Mayo Clinic Health Library


Viagra for women: Why doesn't it exist?

Why isn't there an equivalent of Viagra for women?

Updated: 04-01-2011


Given the success of drugs to treat erectile dysfunction, such as sildenafil (Viagra), tadalafil (Cialis) and vardenafil (Levitra), pharmaceutical companies have sought a comparable drug for women. Viagra has even been tried as a treatment for sexual dysfunction in women. However, the Food and Drug Administration (FDA) has not approved this use of Viagra. Indeed, there are no FDA-approved medications for treating sexual arousal problems in women.

Female sexual response is complex. For most women, simply addressing difficulties with arousal may not get to the actual problem — which is often a lack of sexual desire. Many factors can influence a woman's sexual desire. For example:

  • Many women find that the stresses of daily life deplete their desire for sex.
  • Highs and lows in sexual desire may coincide with the beginning or end of a relationship or major life changes, such as pregnancy or menopause.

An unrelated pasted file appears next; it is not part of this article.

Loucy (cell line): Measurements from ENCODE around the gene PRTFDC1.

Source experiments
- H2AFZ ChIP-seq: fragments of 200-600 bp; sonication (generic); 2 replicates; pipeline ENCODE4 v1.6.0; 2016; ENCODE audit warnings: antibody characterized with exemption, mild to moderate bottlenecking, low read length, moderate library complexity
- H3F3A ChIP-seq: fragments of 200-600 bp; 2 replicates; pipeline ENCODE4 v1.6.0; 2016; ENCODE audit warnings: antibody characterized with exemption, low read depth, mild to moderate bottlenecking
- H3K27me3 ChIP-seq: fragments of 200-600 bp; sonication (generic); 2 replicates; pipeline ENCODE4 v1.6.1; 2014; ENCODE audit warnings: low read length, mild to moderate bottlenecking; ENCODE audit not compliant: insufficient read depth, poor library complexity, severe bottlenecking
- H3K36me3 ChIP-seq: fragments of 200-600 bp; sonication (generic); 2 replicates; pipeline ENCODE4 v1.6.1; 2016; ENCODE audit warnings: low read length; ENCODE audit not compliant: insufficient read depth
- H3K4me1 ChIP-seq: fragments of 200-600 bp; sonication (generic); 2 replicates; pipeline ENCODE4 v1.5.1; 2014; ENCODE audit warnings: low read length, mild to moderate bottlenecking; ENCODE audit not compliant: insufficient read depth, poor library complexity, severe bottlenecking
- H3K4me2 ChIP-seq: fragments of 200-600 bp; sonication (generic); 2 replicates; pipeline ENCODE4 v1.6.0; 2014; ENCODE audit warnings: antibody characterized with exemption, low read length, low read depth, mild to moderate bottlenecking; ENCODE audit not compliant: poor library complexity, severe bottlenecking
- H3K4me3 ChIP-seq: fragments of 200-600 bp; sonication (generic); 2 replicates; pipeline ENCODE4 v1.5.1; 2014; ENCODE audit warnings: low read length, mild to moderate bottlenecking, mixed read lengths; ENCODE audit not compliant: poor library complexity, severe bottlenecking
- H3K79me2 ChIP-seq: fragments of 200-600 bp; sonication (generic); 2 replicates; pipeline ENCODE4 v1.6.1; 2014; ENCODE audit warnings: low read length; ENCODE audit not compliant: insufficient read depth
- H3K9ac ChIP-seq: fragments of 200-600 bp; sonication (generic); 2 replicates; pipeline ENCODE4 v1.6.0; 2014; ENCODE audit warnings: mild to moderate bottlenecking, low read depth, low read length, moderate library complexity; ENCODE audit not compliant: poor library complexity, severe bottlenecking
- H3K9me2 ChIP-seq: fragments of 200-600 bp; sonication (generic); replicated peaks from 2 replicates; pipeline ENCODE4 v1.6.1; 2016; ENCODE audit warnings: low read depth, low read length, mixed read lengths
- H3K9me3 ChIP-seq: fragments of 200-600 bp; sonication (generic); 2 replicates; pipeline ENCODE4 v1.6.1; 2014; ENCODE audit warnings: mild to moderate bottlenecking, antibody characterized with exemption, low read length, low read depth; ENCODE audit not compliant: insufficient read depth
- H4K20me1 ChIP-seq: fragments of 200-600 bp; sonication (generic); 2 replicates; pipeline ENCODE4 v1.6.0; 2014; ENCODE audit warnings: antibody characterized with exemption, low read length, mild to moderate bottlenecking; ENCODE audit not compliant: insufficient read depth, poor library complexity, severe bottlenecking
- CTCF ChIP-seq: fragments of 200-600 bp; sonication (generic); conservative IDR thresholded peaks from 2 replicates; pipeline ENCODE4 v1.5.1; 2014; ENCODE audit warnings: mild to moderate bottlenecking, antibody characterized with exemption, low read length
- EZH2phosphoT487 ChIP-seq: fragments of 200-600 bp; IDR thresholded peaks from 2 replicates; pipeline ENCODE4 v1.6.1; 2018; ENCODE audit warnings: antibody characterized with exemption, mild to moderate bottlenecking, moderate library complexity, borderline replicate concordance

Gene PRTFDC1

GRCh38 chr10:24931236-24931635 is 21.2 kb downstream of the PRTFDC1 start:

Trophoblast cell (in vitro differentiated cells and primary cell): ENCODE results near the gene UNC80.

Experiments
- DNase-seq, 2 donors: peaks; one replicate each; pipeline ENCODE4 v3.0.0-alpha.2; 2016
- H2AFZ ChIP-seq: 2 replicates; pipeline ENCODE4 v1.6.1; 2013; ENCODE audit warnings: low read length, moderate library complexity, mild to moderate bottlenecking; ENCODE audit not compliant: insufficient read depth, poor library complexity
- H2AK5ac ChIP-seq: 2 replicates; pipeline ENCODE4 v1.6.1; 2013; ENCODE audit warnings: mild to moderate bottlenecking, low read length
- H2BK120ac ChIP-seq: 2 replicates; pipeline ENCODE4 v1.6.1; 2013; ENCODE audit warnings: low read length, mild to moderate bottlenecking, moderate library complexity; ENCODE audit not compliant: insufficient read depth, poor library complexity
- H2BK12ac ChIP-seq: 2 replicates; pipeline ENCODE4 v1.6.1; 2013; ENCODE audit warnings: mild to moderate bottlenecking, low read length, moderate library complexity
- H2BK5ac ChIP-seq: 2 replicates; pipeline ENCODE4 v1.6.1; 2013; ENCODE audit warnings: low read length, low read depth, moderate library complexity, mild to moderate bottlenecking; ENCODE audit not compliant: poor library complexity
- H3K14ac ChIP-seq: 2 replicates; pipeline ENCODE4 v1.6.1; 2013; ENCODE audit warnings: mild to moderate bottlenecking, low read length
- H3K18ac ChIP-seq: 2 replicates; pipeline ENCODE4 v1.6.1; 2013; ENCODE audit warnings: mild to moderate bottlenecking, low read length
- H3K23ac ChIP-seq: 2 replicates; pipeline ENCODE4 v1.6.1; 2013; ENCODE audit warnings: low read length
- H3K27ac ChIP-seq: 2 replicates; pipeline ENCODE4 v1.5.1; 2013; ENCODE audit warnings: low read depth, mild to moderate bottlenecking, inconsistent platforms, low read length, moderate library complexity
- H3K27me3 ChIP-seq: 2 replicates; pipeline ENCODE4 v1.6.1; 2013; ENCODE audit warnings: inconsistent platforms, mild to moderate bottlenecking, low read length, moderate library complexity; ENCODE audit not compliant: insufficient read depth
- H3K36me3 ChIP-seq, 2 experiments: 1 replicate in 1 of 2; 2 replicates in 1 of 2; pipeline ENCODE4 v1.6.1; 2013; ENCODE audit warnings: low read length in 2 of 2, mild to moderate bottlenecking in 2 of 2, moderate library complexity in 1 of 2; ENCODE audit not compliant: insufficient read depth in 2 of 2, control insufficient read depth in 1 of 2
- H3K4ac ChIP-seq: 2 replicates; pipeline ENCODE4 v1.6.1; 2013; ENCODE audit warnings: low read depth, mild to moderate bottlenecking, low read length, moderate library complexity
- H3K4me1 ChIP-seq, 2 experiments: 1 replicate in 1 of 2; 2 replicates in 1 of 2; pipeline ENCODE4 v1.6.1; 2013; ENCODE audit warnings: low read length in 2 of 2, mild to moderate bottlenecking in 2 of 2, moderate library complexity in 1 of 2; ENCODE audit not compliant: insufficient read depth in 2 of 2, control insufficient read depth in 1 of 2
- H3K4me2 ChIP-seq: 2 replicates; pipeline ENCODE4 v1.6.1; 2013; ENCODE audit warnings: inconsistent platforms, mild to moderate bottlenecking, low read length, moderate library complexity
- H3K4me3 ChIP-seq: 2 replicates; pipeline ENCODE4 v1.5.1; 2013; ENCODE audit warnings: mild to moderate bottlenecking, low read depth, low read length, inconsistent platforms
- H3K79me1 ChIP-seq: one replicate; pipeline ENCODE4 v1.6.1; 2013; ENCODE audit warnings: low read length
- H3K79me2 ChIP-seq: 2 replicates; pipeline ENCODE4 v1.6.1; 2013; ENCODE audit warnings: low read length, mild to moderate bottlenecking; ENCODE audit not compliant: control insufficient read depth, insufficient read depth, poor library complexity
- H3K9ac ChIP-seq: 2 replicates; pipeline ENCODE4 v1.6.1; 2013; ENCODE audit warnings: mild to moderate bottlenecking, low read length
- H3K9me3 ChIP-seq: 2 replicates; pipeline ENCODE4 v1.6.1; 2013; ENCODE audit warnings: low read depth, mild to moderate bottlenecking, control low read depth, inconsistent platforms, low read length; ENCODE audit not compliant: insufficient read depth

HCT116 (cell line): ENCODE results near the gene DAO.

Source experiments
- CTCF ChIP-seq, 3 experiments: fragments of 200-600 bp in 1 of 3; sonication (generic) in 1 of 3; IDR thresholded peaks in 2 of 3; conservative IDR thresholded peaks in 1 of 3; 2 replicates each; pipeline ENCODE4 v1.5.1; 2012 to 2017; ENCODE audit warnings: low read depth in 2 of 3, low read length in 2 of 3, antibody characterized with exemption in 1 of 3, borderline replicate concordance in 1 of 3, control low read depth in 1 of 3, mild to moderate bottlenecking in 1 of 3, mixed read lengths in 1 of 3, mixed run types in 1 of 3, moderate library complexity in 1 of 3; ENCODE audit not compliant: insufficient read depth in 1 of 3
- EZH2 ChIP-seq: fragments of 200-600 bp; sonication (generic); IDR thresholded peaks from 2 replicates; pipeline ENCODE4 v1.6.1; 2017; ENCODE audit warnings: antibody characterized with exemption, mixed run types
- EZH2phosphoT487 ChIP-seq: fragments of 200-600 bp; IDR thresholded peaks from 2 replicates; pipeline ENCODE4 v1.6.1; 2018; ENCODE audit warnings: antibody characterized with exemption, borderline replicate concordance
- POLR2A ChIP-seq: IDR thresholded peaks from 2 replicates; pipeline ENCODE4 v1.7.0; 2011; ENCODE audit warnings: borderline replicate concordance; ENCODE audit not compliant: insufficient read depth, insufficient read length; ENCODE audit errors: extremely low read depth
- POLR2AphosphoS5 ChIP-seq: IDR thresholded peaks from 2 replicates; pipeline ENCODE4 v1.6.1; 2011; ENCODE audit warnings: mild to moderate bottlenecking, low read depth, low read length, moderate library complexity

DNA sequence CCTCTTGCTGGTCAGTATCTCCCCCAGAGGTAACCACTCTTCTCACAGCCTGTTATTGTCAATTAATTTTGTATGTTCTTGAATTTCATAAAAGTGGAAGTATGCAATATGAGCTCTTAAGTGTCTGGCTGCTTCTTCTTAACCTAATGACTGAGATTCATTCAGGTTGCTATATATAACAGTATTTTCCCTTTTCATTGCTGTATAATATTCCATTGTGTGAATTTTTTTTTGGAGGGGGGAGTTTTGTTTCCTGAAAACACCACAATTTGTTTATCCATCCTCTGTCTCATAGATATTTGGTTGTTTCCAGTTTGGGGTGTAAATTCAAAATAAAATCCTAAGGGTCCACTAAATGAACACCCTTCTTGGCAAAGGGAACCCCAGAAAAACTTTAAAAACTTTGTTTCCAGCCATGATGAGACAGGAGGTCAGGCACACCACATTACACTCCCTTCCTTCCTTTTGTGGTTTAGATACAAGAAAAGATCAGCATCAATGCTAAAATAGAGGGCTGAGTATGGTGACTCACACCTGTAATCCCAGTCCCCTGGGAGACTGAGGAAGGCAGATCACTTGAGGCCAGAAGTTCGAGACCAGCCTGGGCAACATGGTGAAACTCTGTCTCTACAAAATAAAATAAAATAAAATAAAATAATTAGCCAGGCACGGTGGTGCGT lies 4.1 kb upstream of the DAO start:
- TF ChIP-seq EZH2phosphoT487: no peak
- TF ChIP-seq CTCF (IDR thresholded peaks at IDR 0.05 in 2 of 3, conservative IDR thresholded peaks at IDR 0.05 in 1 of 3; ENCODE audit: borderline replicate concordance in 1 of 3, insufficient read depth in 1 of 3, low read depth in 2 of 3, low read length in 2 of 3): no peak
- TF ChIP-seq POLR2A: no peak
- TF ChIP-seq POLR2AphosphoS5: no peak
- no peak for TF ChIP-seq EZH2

• For some women, orgasm can be elusive — causing concerns or preoccupations that lead to a loss of interest in sex.
  • Desire is often connected to a woman's sense of intimacy with her partner, as well her past experiences. Over time, psychological troubles can contribute to biological problems and vice versa.
  • Some chronic conditions, such as diabetes or multiple sclerosis, can alter a woman's sexual-response cycle — causing changes in arousal or orgasmic response.

If you're experiencing changes or difficulties with sexual function, consult your doctor. In some cases, hormones, creams, clitoral-stimulating products or other treatments may be helpful. These products don't work for everyone, however. Your doctor may also recommend consulting a sex therapist.